Lily Kuo
Quartz
When Japanese prime minister Shinzo Abe appeals to officials and business people in Central and South America this week, his hosts will be comparing him to another recent visitor: Chinese president Xi Jinping.

See What China Sees When It Searches For “Tiananmen” and Other Loaded Terms

Nikhil Sonnad
Quartz
Blocked on Weibo is one of the most interesting websites on the internet: A list that explains the search terms that are censored on China’s massive microblogging site Weibo.

Why China is Censoring ‘The Big Bang Theory’ but not ‘Game of Thrones’

Lily Kuo
Quartz
While authorities speak of “cleaning the web” of offensive content, they may be more worried about reminding the country’s flourishing private internet firms that the government is still in charge.

Beijing Buys a Waste Management Company to Solve Its Pollution Problems—But It Won’t Work

Adam Pasick
Quartz
Beijing’s municipal government controls its own infrastructure company, the Beijing Capital Group, which means it can spend $798 million to buy New Zealand’s biggest waste management company.

More Than Half of China’s Most Powerful Officials Have Links to Tax Havens. Now What?

Heather Timmons
Quartz
Relatively loose cencorship of the recent offshore tax reports has some thinking that the CCP is ready to talk. 

China Is Getting Better at Influencing Media Outside China

Lily Kuo
Quartz
Freedom House says China is investing in a soft-power media push, like offering free editorial content to news organizations that can’t afford to send correspondents to China and publishing inserts of China Daily’s English edition in major...

A Lot of U.S. Plastic Isn’t Actually Being Recycled Due to the Green Fence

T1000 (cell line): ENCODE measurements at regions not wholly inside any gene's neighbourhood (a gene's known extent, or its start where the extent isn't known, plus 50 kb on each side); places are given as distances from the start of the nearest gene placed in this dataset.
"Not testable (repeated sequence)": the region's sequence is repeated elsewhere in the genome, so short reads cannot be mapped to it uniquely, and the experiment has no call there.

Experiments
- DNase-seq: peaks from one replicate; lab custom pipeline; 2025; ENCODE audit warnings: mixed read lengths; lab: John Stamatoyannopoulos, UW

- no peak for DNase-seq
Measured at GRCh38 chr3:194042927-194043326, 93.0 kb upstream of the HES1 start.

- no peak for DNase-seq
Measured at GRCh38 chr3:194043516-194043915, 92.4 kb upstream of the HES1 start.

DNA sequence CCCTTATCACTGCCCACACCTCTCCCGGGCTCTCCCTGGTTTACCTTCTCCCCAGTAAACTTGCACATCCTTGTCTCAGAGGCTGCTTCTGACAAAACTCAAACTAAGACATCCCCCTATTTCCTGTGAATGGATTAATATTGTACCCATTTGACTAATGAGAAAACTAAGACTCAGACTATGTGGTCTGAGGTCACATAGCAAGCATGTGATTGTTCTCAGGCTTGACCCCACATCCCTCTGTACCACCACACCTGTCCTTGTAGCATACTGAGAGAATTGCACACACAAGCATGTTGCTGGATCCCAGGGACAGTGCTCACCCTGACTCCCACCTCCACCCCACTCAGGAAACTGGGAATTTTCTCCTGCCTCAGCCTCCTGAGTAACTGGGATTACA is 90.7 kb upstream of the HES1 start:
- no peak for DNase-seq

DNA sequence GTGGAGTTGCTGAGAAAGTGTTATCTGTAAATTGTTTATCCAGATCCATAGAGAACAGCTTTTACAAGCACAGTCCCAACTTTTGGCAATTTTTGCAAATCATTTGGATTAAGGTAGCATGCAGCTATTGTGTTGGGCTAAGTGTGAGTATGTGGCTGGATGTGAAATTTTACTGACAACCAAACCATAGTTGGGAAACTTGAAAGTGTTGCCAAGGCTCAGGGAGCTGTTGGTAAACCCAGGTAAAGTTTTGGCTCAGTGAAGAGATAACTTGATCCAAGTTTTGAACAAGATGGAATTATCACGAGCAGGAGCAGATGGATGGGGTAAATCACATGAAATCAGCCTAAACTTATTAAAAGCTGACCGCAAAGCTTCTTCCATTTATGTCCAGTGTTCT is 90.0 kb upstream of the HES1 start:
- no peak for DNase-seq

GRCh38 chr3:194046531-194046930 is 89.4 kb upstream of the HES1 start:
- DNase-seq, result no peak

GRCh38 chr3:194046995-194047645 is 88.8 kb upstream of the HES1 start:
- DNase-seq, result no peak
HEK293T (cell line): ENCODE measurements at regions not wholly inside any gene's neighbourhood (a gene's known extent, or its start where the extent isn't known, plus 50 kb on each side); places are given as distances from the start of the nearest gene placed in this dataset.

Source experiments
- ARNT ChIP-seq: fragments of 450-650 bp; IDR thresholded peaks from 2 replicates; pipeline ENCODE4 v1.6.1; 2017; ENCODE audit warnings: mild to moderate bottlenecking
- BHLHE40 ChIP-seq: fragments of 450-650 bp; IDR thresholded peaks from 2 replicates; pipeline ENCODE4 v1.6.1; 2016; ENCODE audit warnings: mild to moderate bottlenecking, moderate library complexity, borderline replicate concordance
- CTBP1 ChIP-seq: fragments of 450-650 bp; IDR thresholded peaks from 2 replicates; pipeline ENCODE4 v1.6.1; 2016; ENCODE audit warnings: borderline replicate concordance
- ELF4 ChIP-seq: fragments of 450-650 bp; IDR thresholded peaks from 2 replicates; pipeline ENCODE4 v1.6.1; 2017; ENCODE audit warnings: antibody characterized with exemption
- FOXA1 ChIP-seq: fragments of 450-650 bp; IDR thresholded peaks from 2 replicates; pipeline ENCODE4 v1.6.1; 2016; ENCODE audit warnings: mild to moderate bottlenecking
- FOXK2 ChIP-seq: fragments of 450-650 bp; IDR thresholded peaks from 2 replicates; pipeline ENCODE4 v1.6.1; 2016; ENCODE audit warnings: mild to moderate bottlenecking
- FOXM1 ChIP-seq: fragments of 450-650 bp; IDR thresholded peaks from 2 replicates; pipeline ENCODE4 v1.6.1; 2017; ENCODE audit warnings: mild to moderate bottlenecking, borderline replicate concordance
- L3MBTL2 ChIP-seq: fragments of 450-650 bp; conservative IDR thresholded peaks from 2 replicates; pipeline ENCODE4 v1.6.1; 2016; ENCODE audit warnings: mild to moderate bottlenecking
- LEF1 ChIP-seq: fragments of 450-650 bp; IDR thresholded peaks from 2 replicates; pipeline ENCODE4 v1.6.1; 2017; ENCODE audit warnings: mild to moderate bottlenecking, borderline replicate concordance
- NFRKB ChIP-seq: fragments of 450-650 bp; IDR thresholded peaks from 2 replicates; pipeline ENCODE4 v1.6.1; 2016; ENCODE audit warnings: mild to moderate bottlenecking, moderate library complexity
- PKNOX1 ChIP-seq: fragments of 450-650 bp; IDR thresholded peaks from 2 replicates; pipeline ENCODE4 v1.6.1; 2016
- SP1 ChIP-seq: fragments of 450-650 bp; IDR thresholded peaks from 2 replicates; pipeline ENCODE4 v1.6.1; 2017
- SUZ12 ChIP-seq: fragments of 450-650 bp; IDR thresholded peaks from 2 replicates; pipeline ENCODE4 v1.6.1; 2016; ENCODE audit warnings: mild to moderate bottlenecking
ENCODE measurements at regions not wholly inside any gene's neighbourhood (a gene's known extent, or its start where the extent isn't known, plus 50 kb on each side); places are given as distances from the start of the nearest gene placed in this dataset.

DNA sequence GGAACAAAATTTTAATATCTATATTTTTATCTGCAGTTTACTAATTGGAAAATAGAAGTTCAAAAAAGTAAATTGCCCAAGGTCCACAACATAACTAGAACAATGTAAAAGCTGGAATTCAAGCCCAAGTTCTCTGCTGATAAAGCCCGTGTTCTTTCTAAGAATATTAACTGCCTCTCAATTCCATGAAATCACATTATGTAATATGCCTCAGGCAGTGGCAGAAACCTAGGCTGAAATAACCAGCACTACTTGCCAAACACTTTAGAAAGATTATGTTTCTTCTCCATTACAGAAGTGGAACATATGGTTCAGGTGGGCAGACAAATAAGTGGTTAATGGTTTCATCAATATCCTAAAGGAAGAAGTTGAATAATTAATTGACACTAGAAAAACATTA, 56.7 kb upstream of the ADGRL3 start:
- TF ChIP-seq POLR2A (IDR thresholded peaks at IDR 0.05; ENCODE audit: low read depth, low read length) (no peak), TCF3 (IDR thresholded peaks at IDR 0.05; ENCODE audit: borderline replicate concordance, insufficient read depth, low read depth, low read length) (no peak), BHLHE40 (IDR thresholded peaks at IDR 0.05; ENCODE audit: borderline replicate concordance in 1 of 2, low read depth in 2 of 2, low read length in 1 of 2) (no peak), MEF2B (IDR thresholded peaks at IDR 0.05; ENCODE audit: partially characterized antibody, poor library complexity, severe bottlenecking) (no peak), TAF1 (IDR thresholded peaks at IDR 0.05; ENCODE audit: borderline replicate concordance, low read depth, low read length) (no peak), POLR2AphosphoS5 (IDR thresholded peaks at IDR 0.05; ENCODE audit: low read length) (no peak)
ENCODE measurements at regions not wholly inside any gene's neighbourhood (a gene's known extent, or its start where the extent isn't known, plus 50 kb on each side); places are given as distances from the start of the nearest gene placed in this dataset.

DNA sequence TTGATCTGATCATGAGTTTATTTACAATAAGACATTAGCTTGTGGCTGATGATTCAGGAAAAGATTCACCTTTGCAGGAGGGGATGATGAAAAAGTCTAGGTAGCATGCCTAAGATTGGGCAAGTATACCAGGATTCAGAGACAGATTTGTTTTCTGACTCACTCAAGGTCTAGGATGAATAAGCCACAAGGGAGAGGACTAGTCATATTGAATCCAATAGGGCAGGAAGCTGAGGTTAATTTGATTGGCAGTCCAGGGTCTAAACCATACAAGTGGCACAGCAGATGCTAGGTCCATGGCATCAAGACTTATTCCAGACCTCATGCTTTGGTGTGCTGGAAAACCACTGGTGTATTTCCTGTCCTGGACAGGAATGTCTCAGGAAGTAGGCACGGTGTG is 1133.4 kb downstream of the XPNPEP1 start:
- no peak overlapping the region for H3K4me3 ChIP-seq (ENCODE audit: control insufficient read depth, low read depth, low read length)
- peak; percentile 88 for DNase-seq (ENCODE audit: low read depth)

Gwynn Guilford
Quartz
The US may have Save the Earth campaigns to thank for the embrace of recycling. But more likely, it was made possibly by China’s emergence as a manufacturing powerhouse. The more China made, the more it needed used plastics. 

How China Added $1 Trillion to its Economy by Fudging Data

Tim Fernholz
Quartz
China’s economy could be $1 trillion smaller than it says. A professor at Peking University lays out the case in a new working paper that finds some very strange patterns in China’s official statistics. A professor at...

Chinese Weibo Users Are Salivating Over Detroit’s Bankruptcy

Gwynn Guilford
Quartz
Millions commented on the CCTV post about Detroit on Sina Weibo. As one user put it, “Seven-hundred thousand people, quiet, clean air, no pollution, democracy — what are you waiting for?” 

Why It’s News That China’s President Stood In The Rain With His Pants Rolled Up

Lily Kuo
Quartz
Xi—who has promised to tackle government corruption and lavish spending by officials—is trying to counter an image of elitism in dress, plain speech, and a few gestures of openness rarely seen at the upper rungs of China’s communist party.

A Chinese City is Asking Its Companies to Pay Public Sector Salaries Because It Can’t Afford Them

Jake Maxwell Watts
Quartz
Local government debt is now so unwieldy in China that some desperate city governments, such as that of western Ordos, have turned to the private sector for help to pay their employees. 

What Will Get Chinese People to Sip Bubbly?

Gwynn Guilford
Quartz
Though China is the world’s fifth-largest wine market, people just don’t go for bubbly that much. Moët Hennessy is trying to alter that trend by opening a new French chateau in poor and predominantly Muslim Ningxia.